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The Reboot Of Kyler Murray

Two games proves Cardinals QB must learn on the fly

Quarterback Kyler Murray gets direction from offensive coordinator Drew Petzing (left) as QB coach Israel Woolfork (center) listens in during Sunday's game in Houston.
Quarterback Kyler Murray gets direction from offensive coordinator Drew Petzing (left) as QB coach Israel Woolfork (center) listens in during Sunday's game in Houston.

As Kyler Murray drove home from the airport once the Cardinals landed Sunday night following a road loss to the Houston Texans, he called coach Jonathan Gannon to talk about the game.

The quarterback on Monday watched the video back with QB coach Israel Woolfork. He did so with offensive coordinator Drew Petzing. Then he talked to Gannon some more.

"It kind of aggravates you," Murray said. "You get frustrated with 'How did this happen? How did we end up in that situation?' You go over all the mistakes and where we can get better.

"Tuesday you get the day off to get a head start on the next team, and that's when you got to get over it."

All of which works for Gannon.

"He's got fire in his gut," the coach said, "and that's cool."

If Murray's 2023 debut, a come-from-behind win over the Falcons, was a storybook return, the quarterback's second start in Houston was a reminder that all is not yet complete in his comeback. Gannon had said repeatedly during Murray's rehab that his path back to playing wasn't linear. Why would his path back once on the field be any different?

Over what has now been five weeks of practice and two games, Murray has had to put into practice not only a new playbook and communication with a new staff, but new footwork compared to what he had done all his life.

Hiccups in all those areas helped create enough trouble that prevented success in a very winnable game against the Texans.

"I planned on being undefeated in the sense of (after) two weeks. Obviously that didn't happen," Murray said. "It's difficult, because I didn't start the season and it isn't the outcome that I feel if I would've been playing we would have. Those types of things are out of my control. How can I get better? How can I move forward? That's what I have to focus on."

Murray has always taken losses hard. That did not fade with his time away.

"The way he owned it and the way he reacted was a very appropriate reaction – not that there is a wrong way," Petzing said. "You react the way you react. As you process, that's where the important part comes in. He did a nice job being honest with himself, with his teammates, with me."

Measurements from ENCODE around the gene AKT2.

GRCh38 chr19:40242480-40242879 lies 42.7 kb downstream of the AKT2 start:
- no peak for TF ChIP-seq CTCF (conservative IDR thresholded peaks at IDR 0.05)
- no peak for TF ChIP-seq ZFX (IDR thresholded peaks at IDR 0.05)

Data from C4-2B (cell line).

The learning curve isn't going to suddenly flatten. While Murray's snaps under center fell from nine in his first game back to five, he insisted he enjoys being under center and Petzing said Murray's time under center will continue to be dictated by the matchup and offensive plan.

All his football life, Murray's footwork has been to start the play with his right foot forward. That is flipped in Petzing's system – and footwork is tied to timing on each play.

Petzing said Murray can make plays with "dirty feet" – improper footwork – but that is not the goal. The OC acknowledged he had expected to see Murray with more instances of poor footwork against the Texans, and the video revealed that wasn't so.

"I would not say he's struggled with it," Petzing said. "He's picked it up as fast if not faster than most of the guys I've seen make the transition."

Murray said he was OK with the new footwork although he acknowledged it was "still kind of a mind trick" to make sure he does it right. The QB had said after the game it came into play on his poor fourth-down throw to tight end Trey McBride.

"That was the first missed throw as far as missing the throw," Murray said. "Some throws the first game I didn't feel great about but we still completed them. This one was the most frustrating for me the past two weeks. I feel if we complete that pass, game is a little different."

In the end, Kyler will do Kyler things too, like the crazy fourth-and-1 touchdown run on which he acknowledged Wednesday he didn't think he would end up scoring on – until, in the moment, he found a way.

"Do I feel like I'm in a groove?" Murray said. "Getting there."

"I hope next season is different, a more normal offseason," he added. "That is something I look forward to. But right now I'm in the situation where I have to deal with it and somehow get better every week."


The Cardinals signed two players to the practice squad on Wednesday: Cornerback William Hooper and wide receiver Dan Chisena. Those were the only transactions, meaning the Cardinals did not open the practice window for two players on IR who are eligible to come off: Tight end Zach Ertz and guard Elijah Wilkinson.

Images of the Cardinals practicing at the Dignity Health Sports Complex before the Week 12 regular season matchup against the Los Angeles Rams